*Gina sits slumped against side of trailer in the rain.. lightning crashes.. dogs are smart, they crawl UNDER it.. Gina goes and sleeps in the car*
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Old 12-11-2005, 05:07 PM   #14
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You crack me up. Actually, it hasn't been hard to remember how to operate at all. It doesn't feel awkward.

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Old 12-12-2005, 08:09 AM   #15
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Hi Nancy; I checked the door handles on the Scamp yesterday. It appears to be possible to flip the outside door handle 180 degrees but the inside has to have it's present orientation so it doesn't hit the inside wall of the trailer. Is this what your husband did? While I was "playing" with the door latch system I noticed that there is enough movement in the locked door latch to retract the door catch more than 1/2 way... a rough road, both handles move down to unlock and gravity could easily cause the door to pop open.

Thanks again
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Old 12-12-2005, 09:16 AM   #16
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The shank on the outside door handle is square. When Nancy mentioned flipping the door handle, I believe she meant just pull it off, turn it over and reinsert. You shouldn't have to do anything with the inside door lockset.
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Old 12-12-2005, 05:42 PM   #17
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Hi Donna; I noticed this when I removed the inside latch today. The latch appears to be designed so that it's possible to open from the inside if you are locked in the camper... kinda handy... but, since the door in under tension from the inside, it is forced outward and friction may be keeping the inside latch from returning to the orig. position when jarred (bumpy road) downward. I've made a expansion spring system to provide additional upward force on the handle. I suspect it will work but is not an elegant solution (looks as funky as the original door hardware). I think it would be as workable to put the interior lock pin in during traveling but I wasn't able to talk my wife into riding in the Scamp!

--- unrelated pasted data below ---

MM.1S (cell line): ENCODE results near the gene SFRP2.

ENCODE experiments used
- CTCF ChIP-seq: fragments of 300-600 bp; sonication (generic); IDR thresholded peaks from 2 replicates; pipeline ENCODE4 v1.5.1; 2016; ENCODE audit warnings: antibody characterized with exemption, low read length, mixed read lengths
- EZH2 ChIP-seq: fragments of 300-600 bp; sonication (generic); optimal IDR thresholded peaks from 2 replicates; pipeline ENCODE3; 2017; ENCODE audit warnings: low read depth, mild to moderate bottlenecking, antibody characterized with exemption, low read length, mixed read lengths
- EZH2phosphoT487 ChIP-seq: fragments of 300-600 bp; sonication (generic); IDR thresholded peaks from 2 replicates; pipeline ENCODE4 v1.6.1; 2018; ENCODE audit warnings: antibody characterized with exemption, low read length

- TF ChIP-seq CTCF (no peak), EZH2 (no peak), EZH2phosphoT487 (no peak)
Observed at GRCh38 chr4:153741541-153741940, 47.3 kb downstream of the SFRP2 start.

We'll find out at Christmas as our camping is done in our daughter's driveway in Raleigh NC and the Scamp is a wonderful extra bedroom! It is our little peaceful place in the mornings as we have two young grand children (so far we have talked them out of sleeping in Scamp).
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Old 12-12-2005, 05:52 PM   #18
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When I replaced my door handle on my 13ft Boler I went and bought the handle and lock that is used on truck toppers.A few simple modifications and in it went and works great.
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Old 12-13-2005, 07:33 AM   #19
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Hi Donna; I noticed this when I removed the inside latch today. The latch appears to be designed so that it's possible to open from the inside if you are locked in the camper... kinda handy...